clock menu more-arrow no yes mobile

Filed under:

Da'Shawn Hand and Maniacal Laughter

Oh, the joys of sports and the internet.

This isn't the first time Saban got the best of Hoke, or myself.
This isn't the first time Saban got the best of Hoke, or myself.
Matthew Emmons-US PRESSWIRE

It's roughly 12:30 pm on this here Thursday. I'm out of my office on lunch at the Red Lion Diner in Bay City, watching my iPhone like a hawk. Alabama and Michigan coaches are watching Hand's decision drag on for what seems like forever; both staffs are just as clueless as I am when it comes to Hand's decision. Minutes after my Rudy's Choice breakfast arrives, I get the idea to look over my New Blue: Da'Shawn Hand post. Just make a few changes here and there via editing on my phone and...

Oh. Shit.


Right there, sitting in the middle of a local restaurant, my palms begin to sweat profusely. My fingers -- which, ironically, aren't fat -- had accidentally published the aforementioned post. A relatively young father is sitting with two daughters some five feet from me, which means the words that would like to rise from my gut and into the air have to wait.

Fumbling my phone around like a Rodriguez-era punt returner, I quickly delete the piece and try to make some cheap comedy out of it on Twitter. This goes as well as anything ever goes in the internet, where thirty seconds is an eternity.

Then my phone starts vibrating. I haven't even looked at it and I already know who it is: Zach Travis has called me one time. This is that time.



"So this Da'Shawn Hand article-- What happened?"

"I'm sitting in a restaurant and attempted to edit the article I had saved on my phone. Accidentally published it and deleted it seconds later."

"Okay. I was just wondering what happened. It's fine -- things like this happen."

I'm lucky enough to have an editor who sees a human mistake as just that. The internet, on the other hand, sees it as hilarious. Idiotic. Ironic. All things stupid.

In front of me is a half-eaten plate of steaming, delicious breakfast food that I no longer have the room to eat. The family of three is still sitting at the table across the aisle, so I'm pressing to get outside and let some words fly. Get me my freaking tab, lady.

Two minutes later, I'm opening the door to Saginaw Street. I wouldn't dare publish the words that came out of my mouth, but the construction workers across the street find it entertaining. You and a few thousand others, guys.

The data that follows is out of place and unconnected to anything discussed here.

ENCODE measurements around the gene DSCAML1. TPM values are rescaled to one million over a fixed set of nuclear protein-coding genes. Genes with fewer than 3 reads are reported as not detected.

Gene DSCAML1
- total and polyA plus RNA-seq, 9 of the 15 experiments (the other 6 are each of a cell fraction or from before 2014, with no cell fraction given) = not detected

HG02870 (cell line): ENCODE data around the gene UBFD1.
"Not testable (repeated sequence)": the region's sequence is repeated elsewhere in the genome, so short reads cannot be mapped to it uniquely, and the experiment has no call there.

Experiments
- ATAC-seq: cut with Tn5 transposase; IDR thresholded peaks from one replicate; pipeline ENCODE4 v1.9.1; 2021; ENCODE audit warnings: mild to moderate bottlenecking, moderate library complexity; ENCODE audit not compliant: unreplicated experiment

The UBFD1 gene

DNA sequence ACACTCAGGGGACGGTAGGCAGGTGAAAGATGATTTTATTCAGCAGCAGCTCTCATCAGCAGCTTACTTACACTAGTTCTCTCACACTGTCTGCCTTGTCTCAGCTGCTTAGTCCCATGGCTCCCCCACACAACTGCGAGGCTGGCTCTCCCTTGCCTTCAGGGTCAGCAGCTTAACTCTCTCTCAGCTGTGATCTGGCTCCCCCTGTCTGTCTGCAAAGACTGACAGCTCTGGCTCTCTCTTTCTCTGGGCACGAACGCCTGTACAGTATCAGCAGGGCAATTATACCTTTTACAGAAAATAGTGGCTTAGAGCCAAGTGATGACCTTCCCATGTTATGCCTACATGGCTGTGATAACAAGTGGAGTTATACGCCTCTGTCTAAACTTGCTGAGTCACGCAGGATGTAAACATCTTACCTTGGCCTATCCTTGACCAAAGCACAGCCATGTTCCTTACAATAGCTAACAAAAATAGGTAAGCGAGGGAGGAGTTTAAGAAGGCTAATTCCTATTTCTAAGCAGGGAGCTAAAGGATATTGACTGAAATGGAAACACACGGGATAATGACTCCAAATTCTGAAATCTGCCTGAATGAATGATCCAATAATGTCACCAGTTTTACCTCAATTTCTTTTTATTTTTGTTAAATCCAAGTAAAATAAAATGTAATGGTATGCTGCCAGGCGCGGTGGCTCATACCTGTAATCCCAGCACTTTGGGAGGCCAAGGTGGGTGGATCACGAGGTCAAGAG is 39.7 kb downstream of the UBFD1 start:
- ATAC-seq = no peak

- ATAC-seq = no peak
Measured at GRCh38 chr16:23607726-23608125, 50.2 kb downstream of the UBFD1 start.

I return to my office in an odd mood, and it's very clear to everyone in the building that I'm just not in the business mood. They're right, because I'm planning to laugh in maniacal fashion when I get to my car at 5:

Go ahead and put the blame on me and my inaccurate fingers.


In all seriousness, I made an easy mistake and apologize to the many Michigan fans who were hopeful that Hand would end up in Ann Arbor. My apologies to the Hand family, as well. I had no inside information about the decision of Da'Shawn Hand, if it isn't already painfully obvious.

In my humble opinion, Hand chose the right school. The University of Michigan has one of the best sport management programs in the world, but Da'Shawn didn't want to go into sport management. He chose his dream school because they give him a chance at his dream degree: engineering. Add in coaching from a staff that produces NFL prospects at a rate that makes the rest of the college football world sick, and it's not any mystery why Hand pushed the Wolverines aside.

This one hurts, regardless of the nuclear explosions caused by my accidental publishing of an inaccurate article. Securing Da'Shawn Hand would have meant that Michigan had its two best football recruits in the history of the program -- in one class. Now, Jabrill Peppers will have to play impossibly tight coverage on receivers who will have more time to find open grass.

It's also depressing to think about the state of Michigan's football program as it currently is. After years of terrible play under the Rodriguez staff, Michigan is again struggling to play with any team capable of moving the ball or playing average defense. The first two relatively successful years of the Brady Hoke regime are in danger of being forgotten if he doesn't salvage a sinking ship sometime in the near future.